Many years ago, a cleaning contractor built his business by just parking his car and calling on every office and building manager up and down the street. It did not matter whether the firm was a bank, a school, an office building, or, in at least two cases, a mortuary. This strategy worked and he picked up new clients, but over time he realized that most of the companies that hired him were architectural firms.
Since the bulk of his customers were architectural firms, he began to learn a lot about these clients and their industry. For instance, they can be very fussy. On the other hand, many were quite willing to pay a premium for cleaning services to have their facilities look exactly how they wanted and how they wanted their customers to see them.
In addition to learning the level of cleaning quality these architectural firms expected, he uncovered many other similarities among the firms. In time, this knowledge and experience led to his company evolving into an expert in cleaning architectural firms and design companies. Once the contractor realized his company had a specialty, he changed his marketing strategy: instead of calling on just any business or facility, he focused only on companies in the architectural and design industry and was ultimately quite successful. So, what does this tell us about marketing strategy?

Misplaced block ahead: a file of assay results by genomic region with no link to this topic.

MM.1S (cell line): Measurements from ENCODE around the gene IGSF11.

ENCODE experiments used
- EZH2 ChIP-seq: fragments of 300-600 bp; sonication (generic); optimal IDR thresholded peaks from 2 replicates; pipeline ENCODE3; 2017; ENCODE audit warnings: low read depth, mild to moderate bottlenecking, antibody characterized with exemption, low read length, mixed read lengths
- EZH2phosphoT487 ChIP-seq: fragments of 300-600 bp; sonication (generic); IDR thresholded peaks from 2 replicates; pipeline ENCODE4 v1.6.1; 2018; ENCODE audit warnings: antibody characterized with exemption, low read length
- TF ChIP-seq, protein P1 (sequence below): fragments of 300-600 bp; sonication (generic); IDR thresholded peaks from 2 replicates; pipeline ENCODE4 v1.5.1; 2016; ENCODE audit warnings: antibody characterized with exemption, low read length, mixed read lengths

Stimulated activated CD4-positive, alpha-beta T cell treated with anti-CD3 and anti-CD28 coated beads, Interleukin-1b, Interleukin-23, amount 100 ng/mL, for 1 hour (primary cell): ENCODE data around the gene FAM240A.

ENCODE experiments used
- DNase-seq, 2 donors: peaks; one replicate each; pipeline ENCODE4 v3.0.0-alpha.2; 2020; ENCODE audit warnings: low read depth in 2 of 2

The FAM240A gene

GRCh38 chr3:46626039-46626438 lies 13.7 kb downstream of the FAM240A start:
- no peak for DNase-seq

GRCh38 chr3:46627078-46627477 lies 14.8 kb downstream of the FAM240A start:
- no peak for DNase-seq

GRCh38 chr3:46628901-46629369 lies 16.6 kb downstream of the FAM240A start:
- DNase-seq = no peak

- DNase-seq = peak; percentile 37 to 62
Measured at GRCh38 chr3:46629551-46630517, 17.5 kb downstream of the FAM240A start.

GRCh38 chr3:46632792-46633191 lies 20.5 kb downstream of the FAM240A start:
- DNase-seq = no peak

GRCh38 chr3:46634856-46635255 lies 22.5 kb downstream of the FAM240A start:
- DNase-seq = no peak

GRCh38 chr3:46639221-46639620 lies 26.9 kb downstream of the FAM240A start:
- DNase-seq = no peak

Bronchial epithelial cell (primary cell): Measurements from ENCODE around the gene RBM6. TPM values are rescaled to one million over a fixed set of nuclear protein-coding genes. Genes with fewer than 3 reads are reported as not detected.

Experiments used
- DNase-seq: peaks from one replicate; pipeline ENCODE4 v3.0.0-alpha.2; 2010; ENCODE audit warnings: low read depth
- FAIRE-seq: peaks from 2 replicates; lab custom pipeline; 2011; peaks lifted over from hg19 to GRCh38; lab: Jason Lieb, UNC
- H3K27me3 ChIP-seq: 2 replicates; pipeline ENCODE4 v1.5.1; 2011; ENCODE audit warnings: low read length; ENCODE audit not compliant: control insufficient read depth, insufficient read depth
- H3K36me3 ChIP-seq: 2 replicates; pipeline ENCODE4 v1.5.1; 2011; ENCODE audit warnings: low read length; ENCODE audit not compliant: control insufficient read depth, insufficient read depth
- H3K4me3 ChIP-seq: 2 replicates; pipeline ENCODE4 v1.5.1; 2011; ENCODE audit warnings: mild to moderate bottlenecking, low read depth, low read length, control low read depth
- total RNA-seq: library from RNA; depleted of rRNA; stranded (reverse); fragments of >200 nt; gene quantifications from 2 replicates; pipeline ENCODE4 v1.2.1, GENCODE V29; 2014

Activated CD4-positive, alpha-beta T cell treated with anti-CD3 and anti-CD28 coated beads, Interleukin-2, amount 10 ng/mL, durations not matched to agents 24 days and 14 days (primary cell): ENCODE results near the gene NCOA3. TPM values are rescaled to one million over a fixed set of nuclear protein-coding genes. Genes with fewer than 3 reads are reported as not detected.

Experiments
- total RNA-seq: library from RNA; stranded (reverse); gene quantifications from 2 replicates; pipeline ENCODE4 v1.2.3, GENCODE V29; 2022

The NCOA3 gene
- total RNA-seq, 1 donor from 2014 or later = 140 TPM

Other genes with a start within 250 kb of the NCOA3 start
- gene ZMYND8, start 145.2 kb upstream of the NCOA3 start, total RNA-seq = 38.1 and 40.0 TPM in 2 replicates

Establishing a Specialty
Part of a successful cleaning contractor’s marketing strategy is to determine exactly what type of clients to serve. Some contractors specialize in medical facilities, others specialize schools and others specialize in office buildings of a certain size. By focusing on particular types of client, you better understand their cleaning needs and challenges, which makes it easier to satisfy them and keep them as loyal customers.
Specializing in one or more types of clients also makes it easier to “price” an account because you can benchmark the customer against other similar ones.
Specializing is just one of several components of a successful cleaning contractor’s marketing strategy. Let’s discuss other marketing strategies cleaning contractors should consider.
"Part of a Successful Cleaning Contractor's Marketing Strategy is to Determine Exactly What Type of Clients to Serve."
Taking Advantage of Inbound Marketing
Let’s face it: While cleaning contractors should always be looking for marketing opportunities, what often happens today is a form of “inbound marketing.” This is when a tech-savvy facility manager has done his or her research online on reputable cleaning contractors and calls you inquiring about your cleaning services.
When you receive such a call, it’s essential you find out exactly how this prospective client found you. If you have been writing blogs on your company website, posting articles on LinkedIn, tweeting, posting on your company’s Facebook page or a combination of all of these and more, you want to know how they found out about you.